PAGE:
Tonight we saw a small old woman selling a plant in the subway. She was tired and her hand, holding the plant up, was shaking. Everyone just walked by her brusquely and of course my heart went out to her. Some of these old retirees get tiny pensions and every day is a struggle. So I tugged on D's sleeve and begged into his ear until he agreed to buy the plant. We did a u-turn and went back to talk to her. She was a proud woman with a strong spirit and started telling us all about the plant. She'd been growing it for 2 years (it's like a tree-plant), how to care for it, etc, etc. I just did the usual eye contact, nod, mmmhuh; this works like a charm. People always think I know what they're saying. Unfortunately language is not really a situation where you can fake it 'til you make it. Anyways, I wanted sooooo badly to say something to her since she had obviously put so much care into the plant and because she didn't have change for our bill so we said no change was necessary. I didn't want it to feel like a charity buy- and it wasn't, because a new plant means we can postpone the bigger commitment of buying turtles to placate our increasing parental instinct, which in turn will postpone the even larger commitment of actually having children... so plant = necessary expense. I wanted to assure her that I would take good care of the plant. Instead, I said nothing. Just thank you. Because I knew that the moment I opened my mouth the game would be up. Why am I afraid of this??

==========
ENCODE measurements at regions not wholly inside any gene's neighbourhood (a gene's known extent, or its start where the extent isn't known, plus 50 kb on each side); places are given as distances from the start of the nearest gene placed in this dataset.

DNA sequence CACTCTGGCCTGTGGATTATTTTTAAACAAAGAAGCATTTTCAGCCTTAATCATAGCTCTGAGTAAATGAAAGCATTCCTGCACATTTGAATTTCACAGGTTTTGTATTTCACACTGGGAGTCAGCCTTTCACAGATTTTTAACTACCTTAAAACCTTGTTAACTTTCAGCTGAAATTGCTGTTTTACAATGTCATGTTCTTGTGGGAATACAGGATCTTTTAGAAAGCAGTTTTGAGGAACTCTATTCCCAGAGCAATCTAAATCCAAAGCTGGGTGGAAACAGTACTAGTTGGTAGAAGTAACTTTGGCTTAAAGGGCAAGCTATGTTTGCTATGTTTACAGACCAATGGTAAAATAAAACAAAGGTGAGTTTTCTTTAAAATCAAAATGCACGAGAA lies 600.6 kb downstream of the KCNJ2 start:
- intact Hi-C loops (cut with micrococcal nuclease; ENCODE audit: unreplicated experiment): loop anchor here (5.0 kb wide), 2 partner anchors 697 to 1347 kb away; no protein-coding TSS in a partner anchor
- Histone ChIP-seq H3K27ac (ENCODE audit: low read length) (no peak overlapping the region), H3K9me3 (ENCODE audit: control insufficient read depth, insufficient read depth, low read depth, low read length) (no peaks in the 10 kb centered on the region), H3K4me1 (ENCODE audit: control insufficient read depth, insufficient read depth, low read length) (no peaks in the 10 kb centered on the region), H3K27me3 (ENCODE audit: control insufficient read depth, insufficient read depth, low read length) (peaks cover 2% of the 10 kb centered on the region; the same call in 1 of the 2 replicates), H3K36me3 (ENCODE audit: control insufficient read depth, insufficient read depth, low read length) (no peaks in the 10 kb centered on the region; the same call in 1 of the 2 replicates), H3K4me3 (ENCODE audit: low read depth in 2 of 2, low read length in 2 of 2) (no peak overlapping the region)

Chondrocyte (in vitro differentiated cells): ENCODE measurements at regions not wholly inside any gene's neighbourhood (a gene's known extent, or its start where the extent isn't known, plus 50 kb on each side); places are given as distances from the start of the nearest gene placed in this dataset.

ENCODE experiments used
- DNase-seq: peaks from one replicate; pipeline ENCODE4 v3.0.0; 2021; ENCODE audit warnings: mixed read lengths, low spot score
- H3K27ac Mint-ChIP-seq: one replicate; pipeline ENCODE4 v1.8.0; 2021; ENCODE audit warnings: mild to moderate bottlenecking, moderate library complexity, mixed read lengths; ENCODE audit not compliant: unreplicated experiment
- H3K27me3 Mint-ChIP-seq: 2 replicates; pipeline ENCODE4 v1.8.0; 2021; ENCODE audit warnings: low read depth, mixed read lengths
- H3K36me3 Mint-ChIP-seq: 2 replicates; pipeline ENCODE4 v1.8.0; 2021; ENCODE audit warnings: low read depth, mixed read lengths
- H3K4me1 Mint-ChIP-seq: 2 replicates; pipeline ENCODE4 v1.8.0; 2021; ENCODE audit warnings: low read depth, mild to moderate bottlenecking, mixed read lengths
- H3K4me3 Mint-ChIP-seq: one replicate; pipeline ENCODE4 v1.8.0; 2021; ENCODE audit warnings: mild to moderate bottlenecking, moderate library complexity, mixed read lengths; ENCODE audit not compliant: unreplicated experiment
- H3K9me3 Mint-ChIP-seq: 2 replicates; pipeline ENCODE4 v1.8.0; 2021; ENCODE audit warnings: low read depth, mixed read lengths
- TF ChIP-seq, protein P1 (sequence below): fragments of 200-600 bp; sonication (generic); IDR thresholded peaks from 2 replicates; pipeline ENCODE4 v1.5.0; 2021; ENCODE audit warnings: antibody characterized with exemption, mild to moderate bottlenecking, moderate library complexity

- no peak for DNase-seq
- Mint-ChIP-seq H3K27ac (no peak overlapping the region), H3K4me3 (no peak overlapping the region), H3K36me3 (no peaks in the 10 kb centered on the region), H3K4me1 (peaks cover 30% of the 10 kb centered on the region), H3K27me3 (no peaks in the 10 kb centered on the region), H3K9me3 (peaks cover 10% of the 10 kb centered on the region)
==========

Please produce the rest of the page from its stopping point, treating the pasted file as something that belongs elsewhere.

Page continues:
So there it all is. Where I've been, where I'm going. On a concluding note, the inspirational Michele Connelly advises us to never end on a whine but instead to observe and make a plan of combat, so the plan:
Work. Keep chin up for now.
Russian. Go with D to non-English-speaking psychology group this weekend. Once there, proceed to open my mouth and sound like a frustrated idiot but not let this bother me!

Stay tuned for more of the new.


  1. Thank you! You described it so good! This is so familiar to me, when you feel numb and can't say a word.

    1. If only we could exchange part of our brains! :p

  2. Interesting. I've never heard someone express how it feels to not be able to speak the native language. I'll have more sympathy from now on. Keep up the great posts!!

    Jenn's Mom - Joyce

    1. Thanks for the note, Joyce. It's ALWAYS a pleasure to hear from you :) Yes, not being able to say what you want is incredibly frustrating and humbling, but the occasional moments of success usually make up for it. It's those moments when you know that you've expanded beyond your original programming, that you're making a connection that was impossible before, you're doing something that was formerly a closed road. Different cultures have so much new information that we can't access or understand until we try to see things through their language and eyes instead of through a translation. Learning a language is definitely a privilege- and I have a healthy respect for anyone who's trying to do it- but still makes you tear your hair out every now and then :p

  3. Wow! Great! Does this "another semester" half a year indeed, or it's just about summer months?

    1. Hi Roman! At this point, I'm definitely employed with the school until the end of June. In May I'll have to make this decision again- renew another semester or move on. D and I both want to stay here in Kharkov as long as possible though. You know how much I like Kharkov! :)